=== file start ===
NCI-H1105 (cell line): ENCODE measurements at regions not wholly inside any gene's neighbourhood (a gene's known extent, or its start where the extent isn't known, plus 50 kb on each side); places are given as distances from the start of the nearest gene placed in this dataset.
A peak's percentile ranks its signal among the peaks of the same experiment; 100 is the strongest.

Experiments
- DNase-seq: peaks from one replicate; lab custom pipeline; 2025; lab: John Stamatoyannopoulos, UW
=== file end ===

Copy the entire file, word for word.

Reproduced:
NCI-H1105 (cell line): ENCODE measurements at regions not wholly inside any gene's neighbourhood (a gene's known extent, or its start where the extent isn't known, plus 50 kb on each side); places are given as distances from the start of the nearest gene placed in this dataset.
A peak's percentile ranks its signal among the peaks of the same experiment; 100 is the strongest.

Experiments
- DNase-seq: peaks from one replicate; lab custom pipeline; 2025; lab: John Stamatoyannopoulos, UW